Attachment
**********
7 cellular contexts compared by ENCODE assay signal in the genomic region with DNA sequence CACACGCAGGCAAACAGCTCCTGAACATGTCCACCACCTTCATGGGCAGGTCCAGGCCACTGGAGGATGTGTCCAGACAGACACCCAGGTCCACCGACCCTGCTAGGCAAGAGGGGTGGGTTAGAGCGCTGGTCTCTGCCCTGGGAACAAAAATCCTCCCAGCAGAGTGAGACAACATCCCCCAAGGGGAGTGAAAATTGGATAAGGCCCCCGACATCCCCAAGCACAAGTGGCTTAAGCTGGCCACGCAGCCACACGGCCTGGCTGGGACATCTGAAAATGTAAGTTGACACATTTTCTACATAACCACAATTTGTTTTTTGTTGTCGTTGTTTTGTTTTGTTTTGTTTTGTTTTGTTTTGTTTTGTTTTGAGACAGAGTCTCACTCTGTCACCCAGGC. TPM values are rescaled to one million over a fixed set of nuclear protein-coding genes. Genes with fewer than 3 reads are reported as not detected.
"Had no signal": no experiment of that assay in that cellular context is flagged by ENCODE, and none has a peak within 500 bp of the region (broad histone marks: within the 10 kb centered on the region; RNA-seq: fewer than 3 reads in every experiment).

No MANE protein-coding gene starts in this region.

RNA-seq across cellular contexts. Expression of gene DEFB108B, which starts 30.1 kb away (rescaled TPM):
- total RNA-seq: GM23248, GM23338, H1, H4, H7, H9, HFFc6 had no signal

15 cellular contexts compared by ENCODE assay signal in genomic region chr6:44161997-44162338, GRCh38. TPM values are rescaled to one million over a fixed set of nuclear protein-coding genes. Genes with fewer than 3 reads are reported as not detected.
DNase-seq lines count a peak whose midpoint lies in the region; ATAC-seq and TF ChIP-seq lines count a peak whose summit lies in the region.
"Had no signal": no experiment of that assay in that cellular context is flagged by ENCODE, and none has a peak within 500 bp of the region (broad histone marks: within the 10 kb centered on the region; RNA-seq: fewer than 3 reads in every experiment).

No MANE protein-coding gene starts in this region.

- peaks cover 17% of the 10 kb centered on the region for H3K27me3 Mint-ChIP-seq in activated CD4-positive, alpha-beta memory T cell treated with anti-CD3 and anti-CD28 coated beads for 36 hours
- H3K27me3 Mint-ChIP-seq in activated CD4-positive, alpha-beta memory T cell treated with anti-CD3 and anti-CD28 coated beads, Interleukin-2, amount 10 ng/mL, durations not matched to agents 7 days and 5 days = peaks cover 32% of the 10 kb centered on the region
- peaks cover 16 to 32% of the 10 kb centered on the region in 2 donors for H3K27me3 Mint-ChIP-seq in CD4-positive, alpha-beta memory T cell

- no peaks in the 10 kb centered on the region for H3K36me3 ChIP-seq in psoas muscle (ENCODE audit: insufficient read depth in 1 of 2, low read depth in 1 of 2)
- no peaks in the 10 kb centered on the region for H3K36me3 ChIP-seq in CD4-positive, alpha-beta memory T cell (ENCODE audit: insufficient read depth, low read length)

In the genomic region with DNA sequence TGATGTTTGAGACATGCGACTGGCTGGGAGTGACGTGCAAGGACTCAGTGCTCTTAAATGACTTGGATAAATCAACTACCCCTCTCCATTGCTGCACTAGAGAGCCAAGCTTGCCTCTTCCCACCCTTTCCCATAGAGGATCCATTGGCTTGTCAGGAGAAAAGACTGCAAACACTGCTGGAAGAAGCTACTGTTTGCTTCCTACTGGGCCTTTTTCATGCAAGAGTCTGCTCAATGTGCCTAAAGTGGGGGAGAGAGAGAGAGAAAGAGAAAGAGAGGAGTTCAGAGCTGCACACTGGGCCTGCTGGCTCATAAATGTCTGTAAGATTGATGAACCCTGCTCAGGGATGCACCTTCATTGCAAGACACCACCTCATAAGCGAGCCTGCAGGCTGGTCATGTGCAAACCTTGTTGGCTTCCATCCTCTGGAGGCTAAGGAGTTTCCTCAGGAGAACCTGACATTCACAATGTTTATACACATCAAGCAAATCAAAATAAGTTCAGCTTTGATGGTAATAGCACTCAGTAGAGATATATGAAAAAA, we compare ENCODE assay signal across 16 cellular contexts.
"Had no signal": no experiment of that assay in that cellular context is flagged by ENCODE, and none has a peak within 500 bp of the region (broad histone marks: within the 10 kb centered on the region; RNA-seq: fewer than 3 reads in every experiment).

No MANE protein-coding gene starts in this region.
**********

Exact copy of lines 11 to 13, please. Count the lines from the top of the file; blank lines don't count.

- H3K27me3 Mint-ChIP-seq in activated CD4-positive, alpha-beta memory T cell treated with anti-CD3 and anti-CD28 coated beads, Interleukin-2, amount 10 ng/mL, durations not matched to agents 7 days and 5 days = peaks cover 32% of the 10 kb centered on the region
- peaks cover 16 to 32% of the 10 kb centered on the region in 2 donors for H3K27me3 Mint-ChIP-seq in CD4-positive, alpha-beta memory T cell

- no peaks in the 10 kb centered on the region for H3K36me3 ChIP-seq in psoas muscle (ENCODE audit: insufficient read depth in 1 of 2, low read depth in 1 of 2)